Is there a relationship between the stationary points and the inflection point of a cubic polynomial function?

Determine the stationary points, A and B, and point of inflection, G, for each of the following cubic polynomials.

(a) $$y=x^3 -3x^2 -9x+7$$

(b) $$y=x^3 -12x^2 +21x-14$$

(c) $$y=x^3 +9x^2 -12$$

Is there any common relationship between A, B and G?

• To augment the previous comment: Explaining what you know about a problem, and where exactly you got stuck, helps answerers tailor their responses to your skill level, while avoiding wasting time telling you things you already know. (Plus, it helps convince people that you aren't simply trying to get them to do your homework for you.) In this case, do you know what stationary and inflection points are? Can you find them? (If so, tell us what you think they are, even if you're wrong.) Are you only having trouble finding the "common relationship"? – Blue Oct 12 '18 at 6:56

The first derivative of a cubic polynomial is a quadratic polynomial $$q$$, and as such is even with respect to its stationary point $$\xi$$. It follows that the real zeros of $$q$$, if there are any, are at equal distance on both sides of $$\xi$$. This implies $$G={A+B\over2}$$.

For any cubic, by translating the independent variable, you can make the quadratic term disappear and obtain a form

$$x^3+px+q.$$

You can also translate vertically and reduce to

$$x^3+px.$$

Then by rescaling the variable and the function,

$$\frac{(sx)^3+psx}{s^3}=x^3+\frac p{s^2}x=x^3\pm \,x$$ by setting $$s^2=|p|$$. And if $$p=0$$, we simply have $$x^3$$.

These transformation are affine and preserve ratios, and in particular the relative positions of the extrema and the inflection.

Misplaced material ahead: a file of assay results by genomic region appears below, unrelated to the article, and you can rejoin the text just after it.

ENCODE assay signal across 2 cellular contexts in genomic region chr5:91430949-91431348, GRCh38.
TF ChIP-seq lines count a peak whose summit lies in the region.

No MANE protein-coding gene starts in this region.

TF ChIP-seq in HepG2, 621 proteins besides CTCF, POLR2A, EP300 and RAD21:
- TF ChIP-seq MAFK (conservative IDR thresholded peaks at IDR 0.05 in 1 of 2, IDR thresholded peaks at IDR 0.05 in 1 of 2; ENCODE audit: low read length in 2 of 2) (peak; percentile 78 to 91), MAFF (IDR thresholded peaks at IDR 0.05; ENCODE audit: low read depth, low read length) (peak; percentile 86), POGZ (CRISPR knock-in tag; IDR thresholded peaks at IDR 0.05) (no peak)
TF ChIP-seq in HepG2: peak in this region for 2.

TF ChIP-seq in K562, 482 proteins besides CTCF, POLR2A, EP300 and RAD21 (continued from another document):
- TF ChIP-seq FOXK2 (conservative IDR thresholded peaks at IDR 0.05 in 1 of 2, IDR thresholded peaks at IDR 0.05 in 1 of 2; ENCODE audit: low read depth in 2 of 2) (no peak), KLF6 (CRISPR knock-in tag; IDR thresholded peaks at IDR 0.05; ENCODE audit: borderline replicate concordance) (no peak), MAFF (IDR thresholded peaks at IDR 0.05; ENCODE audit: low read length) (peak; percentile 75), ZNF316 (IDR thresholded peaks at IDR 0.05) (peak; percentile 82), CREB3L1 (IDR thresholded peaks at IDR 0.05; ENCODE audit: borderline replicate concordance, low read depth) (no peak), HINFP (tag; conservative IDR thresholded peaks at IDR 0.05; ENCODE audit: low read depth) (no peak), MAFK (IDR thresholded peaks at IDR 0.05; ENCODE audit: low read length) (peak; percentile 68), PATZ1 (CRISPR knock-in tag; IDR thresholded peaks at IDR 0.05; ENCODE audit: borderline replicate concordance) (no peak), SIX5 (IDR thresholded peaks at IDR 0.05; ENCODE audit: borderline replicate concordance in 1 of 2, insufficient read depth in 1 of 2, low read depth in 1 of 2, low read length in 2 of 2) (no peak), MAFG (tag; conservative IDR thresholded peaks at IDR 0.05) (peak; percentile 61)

Without further computation, as the function is odd the single inflection must lie midway of the two extrema.

We can in fact say that, as regards the remarkable points, there are essentially three cubics: $$x^3,x^3-x,x^3+x$$.

(If the cubic coefficient was negative, the graph must be flipped and one may distinguish six cases, $$\pm x^3,\pm x^3\pm x$$.)

You are in fact asking if there is a relation between the real roots and the extremum of a quadratic function. By symmetry of the parabola, yes, $$G$$ is the mid-point of $$AB$$.

Hint: $$\frac{\mathrm dy}{\mathrm dx} = 0$$ to find the $$x$$-values of the stationary points, then sub these back into the original equation to find the y-values. As for the points of inflection, these occur when $$\frac{\mathrm d^2y}{\mathrm dx^2} = 0$$, similarly find the x-values and sub these back into the original equation for the y-values of the points of inflection.

Eg for a) $$\frac{\mathrm dy}{\mathrm dx} = 3x^2 - 6x - 9 = 0$$ $$x^2-2x-3=0$$ $$(x-3)(x+1)=0 \implies x=-1, x=3$$

$$y(-1) = 12$$ $$y(3) = -20$$ $$\frac{\mathrm d^2y}{\mathrm dx^2} = 6x-6 = 0 \implies x = 1$$ $$y(1) = -4$$

So the two stationary points are $$(-1,12)$$ and $$(3,-20)$$ and the point of inflection is $$(1,-4)$$

• I am afraid that this does not answer the question. – Yves Daoust Oct 12 '18 at 8:22
• Ah indeed haha, I didn't notice he asked about the relationship between the different points. Thanks for pointing it out – Patrick Jankowski Oct 12 '18 at 10:35